Art & Culture

Published on April 29th, 2023 | by Isabelle Karamooz, Founder of FQM


The Origin and Meaning Behind France’s Beloved Lily of the Valley Day

The Lily of the Valley is a delicate white flower that is widely recognized in France as a symbol of springtime and renewal. Its origins can be traced back to the Christian tradition, where it is said to have sprouted from the tears of the Virgin Mary at the foot of the cross.

In France, the first of May is celebrated as “La fête du Muguet” or Lily of the Valley Day. It is a day when people offer small bouquets of the flower to their loved ones as a gesture of affection and good luck for the coming year. This tradition dates back to the Renaissance era when King Charles IX began presenting lilies of the valley to ladies of his court as a good luck charm.

Photo Credit: Anastasia Ilina-Makarova from Pexels and

The tradition of offering lilies of the valley on May 1st gradually spread throughout France and became an official holiday in 1941. Today, it is a cherished tradition that is deeply ingrained in French culture and is celebrated with great enthusiasm throughout the country.

While the Lily of the Valley Day may seem like a simple and lighthearted tradition, it carries a profound meaning for the French people. It is a day when people come together to celebrate the arrival of spring and to express their love and appreciation for one another. It is also a reminder of the importance of hope and renewal in the face of adversity.

Compared to the United States, where Labor Day is celebrated on the first Monday of September, the French holiday of May 1st is not focused on the workforce. Rather, it is a day to celebrate the arrival of spring and the beauty of nature. It is a time when people take a break from their daily routine to enjoy the warmer weather and spend time with their loved ones.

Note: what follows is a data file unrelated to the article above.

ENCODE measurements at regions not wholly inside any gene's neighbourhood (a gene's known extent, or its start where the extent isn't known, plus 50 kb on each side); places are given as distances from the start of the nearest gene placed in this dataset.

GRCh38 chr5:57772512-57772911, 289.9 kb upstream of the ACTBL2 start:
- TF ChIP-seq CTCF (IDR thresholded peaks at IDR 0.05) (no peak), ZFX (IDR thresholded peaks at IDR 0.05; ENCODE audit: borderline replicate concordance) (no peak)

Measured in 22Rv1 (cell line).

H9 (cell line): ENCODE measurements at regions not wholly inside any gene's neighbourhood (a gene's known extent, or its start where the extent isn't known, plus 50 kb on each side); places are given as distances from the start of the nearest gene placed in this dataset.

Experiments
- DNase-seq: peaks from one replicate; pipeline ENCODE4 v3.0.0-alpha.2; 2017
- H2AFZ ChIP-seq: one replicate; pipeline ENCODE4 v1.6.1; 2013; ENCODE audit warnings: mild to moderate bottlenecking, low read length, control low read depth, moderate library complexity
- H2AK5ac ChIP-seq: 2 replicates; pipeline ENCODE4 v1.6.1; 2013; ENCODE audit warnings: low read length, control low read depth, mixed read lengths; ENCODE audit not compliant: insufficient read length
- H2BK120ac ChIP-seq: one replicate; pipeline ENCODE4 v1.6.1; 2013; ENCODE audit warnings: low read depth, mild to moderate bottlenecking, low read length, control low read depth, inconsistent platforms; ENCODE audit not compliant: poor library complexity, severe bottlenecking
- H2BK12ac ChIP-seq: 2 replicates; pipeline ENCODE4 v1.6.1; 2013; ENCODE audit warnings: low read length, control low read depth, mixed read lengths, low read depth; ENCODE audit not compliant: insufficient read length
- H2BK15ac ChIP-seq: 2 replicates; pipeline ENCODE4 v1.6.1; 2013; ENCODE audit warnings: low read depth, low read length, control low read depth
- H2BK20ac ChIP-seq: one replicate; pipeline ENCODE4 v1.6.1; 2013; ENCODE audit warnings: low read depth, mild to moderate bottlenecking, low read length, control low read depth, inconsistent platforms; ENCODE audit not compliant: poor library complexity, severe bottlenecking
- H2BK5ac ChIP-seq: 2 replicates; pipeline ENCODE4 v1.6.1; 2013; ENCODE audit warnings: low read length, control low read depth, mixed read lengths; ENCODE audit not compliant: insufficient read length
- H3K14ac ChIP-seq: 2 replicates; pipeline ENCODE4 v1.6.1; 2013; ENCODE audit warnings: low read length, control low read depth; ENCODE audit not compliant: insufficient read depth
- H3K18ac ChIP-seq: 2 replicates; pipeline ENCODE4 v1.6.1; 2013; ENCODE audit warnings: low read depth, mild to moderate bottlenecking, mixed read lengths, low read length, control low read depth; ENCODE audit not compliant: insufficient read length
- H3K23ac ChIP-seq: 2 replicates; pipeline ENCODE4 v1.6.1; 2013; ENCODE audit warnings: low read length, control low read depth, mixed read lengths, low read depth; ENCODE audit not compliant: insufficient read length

Photo Credit: Ron Lach from Pexels and

In addition to the tradition of offering lilies of the valley, May 1st is also associated with labor rights and social movements in France. It was on May 1st, 1886, that workers in Chicago (along with other cities)  went on strike to demand an eight-hour workday, and the day has since become a symbol of workers’ rights and social justice movements around the world. While many Americans associate May 1 with the arrival of spring, what is often overlooked is that May Day is also recognized as Labor Day globally. This holiday serves as a tribute to the working class and organized labor throughout the world.

Photo Credit: Pixabay from Pexels and

As Americans and francophiles, we can learn from the Lily of the Valley Day tradition and its focus on love, renewal, and social justice. It serves as a reminder of the power of community and the importance of coming together to celebrate the things that make life beautiful.

Header Photo Credit: Susanne Jutzeler, Schweiz 🇨🇭 💕Thanks for Likes from Pixabay

About the Author

is originally from Versailles, France. She always wanted to see the world, which she did starting at 17 when she had the fortunate opportunity to study abroad in Rhonda, Spain. She traveled the world from Hong Kong to Taiwan, from Ireland to Austria, to Luxembourg, Liechtenstein and Monaco, and discovered the entire countries of Italy and Morocco. She really feels like a citizen of the world. She finally settled several years in Los Angeles where she worked at the French Consulate of Los Angeles. Passionate about the Arts and History, she earned a Bachelor's degree in History from the University of California Berkeley and have studied for a Master program in teaching at the University of Southern California, then she went on to teach French to aspiring UNLV and CSN students in Nevada. She is the founder and Editor in chief of French Quarter Magazine, in which she writes, interviews people in a wide range of circumstances, pitches story ideas to writers and journalists, takes photos, and is currently writing her first work in English, which spans the life of Coco Chanel and is filled with adventure, intrigue, history and love.

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